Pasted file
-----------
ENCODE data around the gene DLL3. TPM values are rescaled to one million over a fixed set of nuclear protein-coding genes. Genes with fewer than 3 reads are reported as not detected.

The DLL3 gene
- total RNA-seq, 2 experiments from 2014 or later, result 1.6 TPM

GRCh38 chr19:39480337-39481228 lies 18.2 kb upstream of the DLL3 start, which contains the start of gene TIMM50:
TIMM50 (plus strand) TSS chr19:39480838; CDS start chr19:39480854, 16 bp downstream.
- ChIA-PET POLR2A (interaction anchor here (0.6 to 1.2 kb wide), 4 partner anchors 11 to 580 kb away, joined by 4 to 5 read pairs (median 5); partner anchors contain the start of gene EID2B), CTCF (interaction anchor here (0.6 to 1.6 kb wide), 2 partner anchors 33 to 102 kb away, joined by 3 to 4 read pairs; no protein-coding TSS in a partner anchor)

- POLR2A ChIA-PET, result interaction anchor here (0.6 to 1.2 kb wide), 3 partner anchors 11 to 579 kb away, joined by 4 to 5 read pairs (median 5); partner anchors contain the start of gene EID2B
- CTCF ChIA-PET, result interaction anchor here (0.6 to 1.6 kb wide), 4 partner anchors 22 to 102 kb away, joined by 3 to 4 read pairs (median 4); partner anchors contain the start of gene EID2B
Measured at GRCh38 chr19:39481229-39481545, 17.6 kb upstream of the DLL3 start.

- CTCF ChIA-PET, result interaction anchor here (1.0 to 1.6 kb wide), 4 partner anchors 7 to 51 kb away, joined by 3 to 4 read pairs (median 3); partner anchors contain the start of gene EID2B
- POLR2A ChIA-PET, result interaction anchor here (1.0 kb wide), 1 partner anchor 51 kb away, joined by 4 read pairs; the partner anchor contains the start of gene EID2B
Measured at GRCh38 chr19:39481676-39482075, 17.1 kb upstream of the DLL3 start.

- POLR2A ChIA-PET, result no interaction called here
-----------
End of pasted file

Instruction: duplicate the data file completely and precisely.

ENCODE data around the gene DLL3. TPM values are rescaled to one million over a fixed set of nuclear protein-coding genes. Genes with fewer than 3 reads are reported as not detected.

The DLL3 gene
- total RNA-seq, 2 experiments from 2014 or later, result 1.6 TPM

GRCh38 chr19:39480337-39481228 lies 18.2 kb upstream of the DLL3 start, which contains the start of gene TIMM50:
TIMM50 (plus strand) TSS chr19:39480838; CDS start chr19:39480854, 16 bp downstream.
- ChIA-PET POLR2A (interaction anchor here (0.6 to 1.2 kb wide), 4 partner anchors 11 to 580 kb away, joined by 4 to 5 read pairs (median 5); partner anchors contain the start of gene EID2B), CTCF (interaction anchor here (0.6 to 1.6 kb wide), 2 partner anchors 33 to 102 kb away, joined by 3 to 4 read pairs; no protein-coding TSS in a partner anchor)

- POLR2A ChIA-PET, result interaction anchor here (0.6 to 1.2 kb wide), 3 partner anchors 11 to 579 kb away, joined by 4 to 5 read pairs (median 5); partner anchors contain the start of gene EID2B
- CTCF ChIA-PET, result interaction anchor here (0.6 to 1.6 kb wide), 4 partner anchors 22 to 102 kb away, joined by 3 to 4 read pairs (median 4); partner anchors contain the start of gene EID2B
Measured at GRCh38 chr19:39481229-39481545, 17.6 kb upstream of the DLL3 start.

- CTCF ChIA-PET, result interaction anchor here (1.0 to 1.6 kb wide), 4 partner anchors 7 to 51 kb away, joined by 3 to 4 read pairs (median 3); partner anchors contain the start of gene EID2B
- POLR2A ChIA-PET, result interaction anchor here (1.0 kb wide), 1 partner anchor 51 kb away, joined by 4 read pairs; the partner anchor contains the start of gene EID2B
Measured at GRCh38 chr19:39481676-39482075, 17.1 kb upstream of the DLL3 start.

- POLR2A ChIA-PET, result no interaction called here